This exchange has replayed in my mind often over these past many months. The man shouting accusations may be a stranger in a public forum online or off – more commonly for some of us, he may also be a peer, a parent, a spouse, a relation. Our glowing maps color states red or blue, yet they cannot begin to chart the cleaving apart of families, of communities, of neighborhoods where these divisions are most acutely felt. Some fortunate folks are spared the tax of those you love living in this different world. We may at least feel empathy for how maddening it must always feel to be locked in eternal status with a sincerely deluded interlocutor.

Standard bearers in politics, journalism, even psychoanalysis have taken up a literature of etiology, seeking to diagnose our shared malaise. Some advance a white identity politics of resentment located in the “forgotten” rural areas – J.D. Vance revitalized this genre with his now-maligned Hillbilly Elegy. Centrist journalists, among them Ezra Klein, have characterized these divides in the language of the increased polarization that has marked the past several years: gender, race, climate, medicine, policing, the areas of disjuncture are many and the potential catalysts of conflict are legion. Most recently, psychoanalyst Jeanne Safer offered a practical contribution to this literature of division: I Love You, But I Hate Your Politics: How to Protect Your Intimate Relationships in a Poisonous Partisan World.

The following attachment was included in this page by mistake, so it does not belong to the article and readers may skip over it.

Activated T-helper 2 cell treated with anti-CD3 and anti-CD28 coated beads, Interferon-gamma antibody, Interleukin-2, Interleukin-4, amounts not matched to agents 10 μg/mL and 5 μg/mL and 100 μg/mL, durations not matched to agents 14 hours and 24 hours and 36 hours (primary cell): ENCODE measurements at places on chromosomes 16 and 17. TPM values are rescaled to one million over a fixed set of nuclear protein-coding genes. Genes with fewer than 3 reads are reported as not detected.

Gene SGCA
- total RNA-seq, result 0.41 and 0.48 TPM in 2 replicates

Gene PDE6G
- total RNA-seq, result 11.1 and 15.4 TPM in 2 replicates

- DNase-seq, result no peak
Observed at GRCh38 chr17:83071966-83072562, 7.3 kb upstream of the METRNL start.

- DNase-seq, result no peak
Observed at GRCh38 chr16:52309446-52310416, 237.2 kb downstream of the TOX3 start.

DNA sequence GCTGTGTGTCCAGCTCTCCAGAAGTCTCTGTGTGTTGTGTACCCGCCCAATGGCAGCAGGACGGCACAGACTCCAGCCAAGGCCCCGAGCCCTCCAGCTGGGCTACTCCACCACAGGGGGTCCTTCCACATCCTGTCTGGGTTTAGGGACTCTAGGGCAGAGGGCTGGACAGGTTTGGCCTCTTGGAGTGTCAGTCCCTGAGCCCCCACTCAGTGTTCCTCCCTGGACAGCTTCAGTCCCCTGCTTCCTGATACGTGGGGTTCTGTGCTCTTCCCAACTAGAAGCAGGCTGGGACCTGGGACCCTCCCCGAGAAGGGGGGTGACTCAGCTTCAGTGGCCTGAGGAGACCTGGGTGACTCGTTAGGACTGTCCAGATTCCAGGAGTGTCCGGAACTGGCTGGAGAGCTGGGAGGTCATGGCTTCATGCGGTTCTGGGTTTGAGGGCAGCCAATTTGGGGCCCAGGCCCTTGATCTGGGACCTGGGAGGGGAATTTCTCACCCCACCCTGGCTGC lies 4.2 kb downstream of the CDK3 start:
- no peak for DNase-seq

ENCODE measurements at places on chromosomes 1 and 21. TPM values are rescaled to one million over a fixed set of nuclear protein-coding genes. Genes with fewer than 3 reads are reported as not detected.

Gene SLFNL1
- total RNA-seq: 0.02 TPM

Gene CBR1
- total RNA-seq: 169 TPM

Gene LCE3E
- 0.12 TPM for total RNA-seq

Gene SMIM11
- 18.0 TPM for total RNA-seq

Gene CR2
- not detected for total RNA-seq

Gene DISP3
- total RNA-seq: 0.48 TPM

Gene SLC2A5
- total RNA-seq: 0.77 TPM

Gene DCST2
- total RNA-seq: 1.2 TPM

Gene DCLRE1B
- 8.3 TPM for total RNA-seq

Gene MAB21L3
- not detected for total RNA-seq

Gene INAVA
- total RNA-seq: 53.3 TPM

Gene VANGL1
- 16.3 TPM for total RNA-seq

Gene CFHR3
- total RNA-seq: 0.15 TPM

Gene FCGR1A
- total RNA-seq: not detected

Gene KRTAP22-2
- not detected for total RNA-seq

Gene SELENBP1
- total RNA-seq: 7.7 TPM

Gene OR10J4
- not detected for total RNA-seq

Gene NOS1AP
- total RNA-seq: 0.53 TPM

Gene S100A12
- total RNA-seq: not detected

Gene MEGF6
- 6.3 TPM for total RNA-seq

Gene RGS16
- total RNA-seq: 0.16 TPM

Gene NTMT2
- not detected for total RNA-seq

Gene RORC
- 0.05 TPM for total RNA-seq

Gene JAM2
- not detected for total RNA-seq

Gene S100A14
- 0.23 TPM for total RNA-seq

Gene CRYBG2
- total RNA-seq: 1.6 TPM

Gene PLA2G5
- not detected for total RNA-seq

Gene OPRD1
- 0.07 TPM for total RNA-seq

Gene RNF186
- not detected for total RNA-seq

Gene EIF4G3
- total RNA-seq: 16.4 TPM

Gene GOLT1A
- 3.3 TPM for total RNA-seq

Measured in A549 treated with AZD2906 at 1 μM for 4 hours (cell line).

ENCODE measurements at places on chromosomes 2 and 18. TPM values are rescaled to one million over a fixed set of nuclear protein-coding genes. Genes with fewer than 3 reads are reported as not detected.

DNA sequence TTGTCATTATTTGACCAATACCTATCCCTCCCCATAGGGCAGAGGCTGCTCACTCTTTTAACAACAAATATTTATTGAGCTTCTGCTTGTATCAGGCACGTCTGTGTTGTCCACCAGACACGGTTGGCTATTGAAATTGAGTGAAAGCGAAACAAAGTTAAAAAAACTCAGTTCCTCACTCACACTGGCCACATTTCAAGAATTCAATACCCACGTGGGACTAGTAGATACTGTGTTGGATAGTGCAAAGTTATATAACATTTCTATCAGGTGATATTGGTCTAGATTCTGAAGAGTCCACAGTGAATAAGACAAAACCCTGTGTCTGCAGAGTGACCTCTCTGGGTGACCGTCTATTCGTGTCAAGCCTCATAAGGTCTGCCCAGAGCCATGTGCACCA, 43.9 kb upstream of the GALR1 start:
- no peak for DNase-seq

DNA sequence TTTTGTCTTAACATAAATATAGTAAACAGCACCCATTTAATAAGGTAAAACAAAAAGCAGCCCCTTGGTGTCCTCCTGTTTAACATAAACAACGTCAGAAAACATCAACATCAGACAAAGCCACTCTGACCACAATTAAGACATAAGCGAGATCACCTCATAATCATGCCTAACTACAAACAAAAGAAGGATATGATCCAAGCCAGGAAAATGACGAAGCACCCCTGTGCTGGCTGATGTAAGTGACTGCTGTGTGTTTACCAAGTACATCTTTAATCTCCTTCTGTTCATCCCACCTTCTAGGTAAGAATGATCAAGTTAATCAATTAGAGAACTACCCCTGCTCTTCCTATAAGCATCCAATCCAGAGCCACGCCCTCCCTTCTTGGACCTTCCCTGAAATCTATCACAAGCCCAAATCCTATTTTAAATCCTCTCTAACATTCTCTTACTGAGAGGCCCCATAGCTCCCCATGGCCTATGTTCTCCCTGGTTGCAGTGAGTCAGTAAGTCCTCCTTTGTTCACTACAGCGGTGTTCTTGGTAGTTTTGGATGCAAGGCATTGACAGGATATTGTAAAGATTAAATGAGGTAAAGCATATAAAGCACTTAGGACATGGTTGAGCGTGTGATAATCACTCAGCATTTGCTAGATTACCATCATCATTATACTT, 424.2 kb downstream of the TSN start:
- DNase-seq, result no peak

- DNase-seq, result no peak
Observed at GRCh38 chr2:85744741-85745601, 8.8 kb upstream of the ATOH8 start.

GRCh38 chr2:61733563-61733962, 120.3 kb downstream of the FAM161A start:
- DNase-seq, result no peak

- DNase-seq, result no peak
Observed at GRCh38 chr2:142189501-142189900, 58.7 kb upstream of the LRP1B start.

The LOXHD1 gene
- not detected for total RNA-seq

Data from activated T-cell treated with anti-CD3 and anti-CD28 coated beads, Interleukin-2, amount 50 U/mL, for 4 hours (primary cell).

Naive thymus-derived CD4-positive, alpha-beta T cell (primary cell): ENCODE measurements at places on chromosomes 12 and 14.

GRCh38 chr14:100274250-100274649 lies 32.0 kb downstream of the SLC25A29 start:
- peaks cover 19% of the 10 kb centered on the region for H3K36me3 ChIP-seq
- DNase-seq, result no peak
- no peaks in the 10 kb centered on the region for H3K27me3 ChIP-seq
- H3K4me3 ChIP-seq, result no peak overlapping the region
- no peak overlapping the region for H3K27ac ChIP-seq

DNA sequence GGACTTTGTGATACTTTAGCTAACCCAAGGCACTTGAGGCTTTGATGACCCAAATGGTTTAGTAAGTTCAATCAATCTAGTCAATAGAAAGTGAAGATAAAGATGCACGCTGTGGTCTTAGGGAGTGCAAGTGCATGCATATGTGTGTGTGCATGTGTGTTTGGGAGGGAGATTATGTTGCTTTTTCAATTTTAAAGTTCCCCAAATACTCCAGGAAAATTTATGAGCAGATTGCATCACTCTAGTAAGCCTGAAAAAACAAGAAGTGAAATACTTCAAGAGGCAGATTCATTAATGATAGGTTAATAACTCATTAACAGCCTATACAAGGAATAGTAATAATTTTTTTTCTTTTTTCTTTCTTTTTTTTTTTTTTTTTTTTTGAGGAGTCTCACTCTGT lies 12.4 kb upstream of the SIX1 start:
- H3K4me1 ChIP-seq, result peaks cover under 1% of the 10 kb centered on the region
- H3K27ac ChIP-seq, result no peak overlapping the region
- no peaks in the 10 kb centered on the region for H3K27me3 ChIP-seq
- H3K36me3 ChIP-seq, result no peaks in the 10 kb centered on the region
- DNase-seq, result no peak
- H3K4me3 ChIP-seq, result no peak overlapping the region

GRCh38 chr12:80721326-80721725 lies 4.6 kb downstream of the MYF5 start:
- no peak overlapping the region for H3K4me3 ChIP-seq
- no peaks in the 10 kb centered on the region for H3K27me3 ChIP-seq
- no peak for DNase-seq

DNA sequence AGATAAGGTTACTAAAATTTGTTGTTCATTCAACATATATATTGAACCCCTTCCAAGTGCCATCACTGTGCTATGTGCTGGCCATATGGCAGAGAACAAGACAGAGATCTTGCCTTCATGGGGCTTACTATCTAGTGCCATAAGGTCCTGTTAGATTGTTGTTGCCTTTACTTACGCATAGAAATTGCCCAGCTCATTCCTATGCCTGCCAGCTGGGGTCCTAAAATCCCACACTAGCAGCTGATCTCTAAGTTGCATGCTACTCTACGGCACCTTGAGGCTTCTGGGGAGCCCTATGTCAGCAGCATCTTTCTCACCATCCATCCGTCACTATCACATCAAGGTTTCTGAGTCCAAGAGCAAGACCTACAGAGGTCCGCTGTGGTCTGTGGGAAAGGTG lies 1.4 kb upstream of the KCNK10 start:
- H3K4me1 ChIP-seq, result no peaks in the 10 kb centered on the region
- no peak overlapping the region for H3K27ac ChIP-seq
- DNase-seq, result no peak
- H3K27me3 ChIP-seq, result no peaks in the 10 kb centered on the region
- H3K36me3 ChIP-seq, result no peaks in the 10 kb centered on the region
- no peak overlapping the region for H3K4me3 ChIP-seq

Rural/urban divide, polarization, approaches to connecting across political difference, these theories capture some deep truths about our predicament – yet in other ways they misapprehend the tenacity and resilience of white supremacy in our common life.

Madness may be a better marker than division. Sontag’s study of “illness as metaphor” gets us closer to hewing language for the racial crisis some have called “a pandemic within a pandemic.” What else can we call this but madness when a quarter of the folks who live in the United States believe that the 2020 election was unjustly stolen. When a fascist siege upon the Capitol building is justified, when vaccines, protests, pizza, are anti-Semitic conspiracy.